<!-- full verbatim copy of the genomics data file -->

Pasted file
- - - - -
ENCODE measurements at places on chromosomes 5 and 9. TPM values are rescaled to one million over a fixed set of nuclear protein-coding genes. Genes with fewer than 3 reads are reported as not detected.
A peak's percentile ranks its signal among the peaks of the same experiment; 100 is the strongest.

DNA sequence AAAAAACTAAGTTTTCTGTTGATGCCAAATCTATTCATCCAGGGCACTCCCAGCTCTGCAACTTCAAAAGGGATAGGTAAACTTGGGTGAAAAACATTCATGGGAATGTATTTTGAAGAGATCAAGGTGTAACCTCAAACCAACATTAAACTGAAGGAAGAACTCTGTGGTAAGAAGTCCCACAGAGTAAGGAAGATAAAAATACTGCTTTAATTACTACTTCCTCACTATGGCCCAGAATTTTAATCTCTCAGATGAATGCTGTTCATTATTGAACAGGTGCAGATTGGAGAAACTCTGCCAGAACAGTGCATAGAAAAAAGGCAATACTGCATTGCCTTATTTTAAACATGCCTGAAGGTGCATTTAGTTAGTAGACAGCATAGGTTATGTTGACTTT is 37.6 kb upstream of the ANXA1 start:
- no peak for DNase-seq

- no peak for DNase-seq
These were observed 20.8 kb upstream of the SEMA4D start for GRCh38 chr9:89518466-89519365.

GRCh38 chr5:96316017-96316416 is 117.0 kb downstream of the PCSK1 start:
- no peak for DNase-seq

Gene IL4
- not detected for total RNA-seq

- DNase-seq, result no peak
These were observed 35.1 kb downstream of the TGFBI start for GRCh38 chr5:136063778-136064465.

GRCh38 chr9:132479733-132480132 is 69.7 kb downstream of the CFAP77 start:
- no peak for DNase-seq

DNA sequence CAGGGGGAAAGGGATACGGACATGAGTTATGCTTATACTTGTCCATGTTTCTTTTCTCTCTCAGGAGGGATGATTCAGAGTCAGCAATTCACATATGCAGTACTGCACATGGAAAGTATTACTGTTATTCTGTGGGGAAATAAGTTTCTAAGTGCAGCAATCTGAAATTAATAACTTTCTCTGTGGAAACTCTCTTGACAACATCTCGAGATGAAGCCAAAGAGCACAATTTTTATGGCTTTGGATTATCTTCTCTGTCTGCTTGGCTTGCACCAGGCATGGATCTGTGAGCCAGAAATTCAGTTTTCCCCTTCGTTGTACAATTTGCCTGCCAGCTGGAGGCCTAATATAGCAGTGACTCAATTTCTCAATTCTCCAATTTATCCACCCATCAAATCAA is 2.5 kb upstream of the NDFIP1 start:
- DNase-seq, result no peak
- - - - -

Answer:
ENCODE measurements at places on chromosomes 5 and 9. TPM values are rescaled to one million over a fixed set of nuclear protein-coding genes. Genes with fewer than 3 reads are reported as not detected.
A peak's percentile ranks its signal among the peaks of the same experiment; 100 is the strongest.

DNA sequence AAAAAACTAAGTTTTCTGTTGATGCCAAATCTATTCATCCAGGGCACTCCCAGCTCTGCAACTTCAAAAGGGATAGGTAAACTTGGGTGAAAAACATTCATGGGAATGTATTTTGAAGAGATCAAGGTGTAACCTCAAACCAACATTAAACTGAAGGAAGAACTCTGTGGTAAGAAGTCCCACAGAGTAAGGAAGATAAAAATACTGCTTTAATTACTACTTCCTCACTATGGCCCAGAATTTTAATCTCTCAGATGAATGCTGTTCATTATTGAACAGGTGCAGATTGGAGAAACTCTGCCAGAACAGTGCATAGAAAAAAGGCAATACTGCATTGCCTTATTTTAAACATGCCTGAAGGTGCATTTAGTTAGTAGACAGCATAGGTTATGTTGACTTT is 37.6 kb upstream of the ANXA1 start:
- no peak for DNase-seq

- no peak for DNase-seq
These were observed 20.8 kb upstream of the SEMA4D start for GRCh38 chr9:89518466-89519365.

GRCh38 chr5:96316017-96316416 is 117.0 kb downstream of the PCSK1 start:
- no peak for DNase-seq

Gene IL4
- not detected for total RNA-seq

- DNase-seq, result no peak
These were observed 35.1 kb downstream of the TGFBI start for GRCh38 chr5:136063778-136064465.

GRCh38 chr9:132479733-132480132 is 69.7 kb downstream of the CFAP77 start:
- no peak for DNase-seq

DNA sequence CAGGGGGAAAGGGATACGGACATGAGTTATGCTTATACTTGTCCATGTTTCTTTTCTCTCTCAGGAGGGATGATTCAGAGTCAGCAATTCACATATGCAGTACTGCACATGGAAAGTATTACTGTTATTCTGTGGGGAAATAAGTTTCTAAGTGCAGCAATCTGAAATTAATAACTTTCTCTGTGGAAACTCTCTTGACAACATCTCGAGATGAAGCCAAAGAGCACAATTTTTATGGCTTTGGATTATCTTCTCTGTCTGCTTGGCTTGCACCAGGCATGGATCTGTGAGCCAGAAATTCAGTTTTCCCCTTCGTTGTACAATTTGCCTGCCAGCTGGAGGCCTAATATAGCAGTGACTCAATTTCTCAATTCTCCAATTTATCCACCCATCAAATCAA is 2.5 kb upstream of the NDFIP1 start:
- DNase-seq, result no peak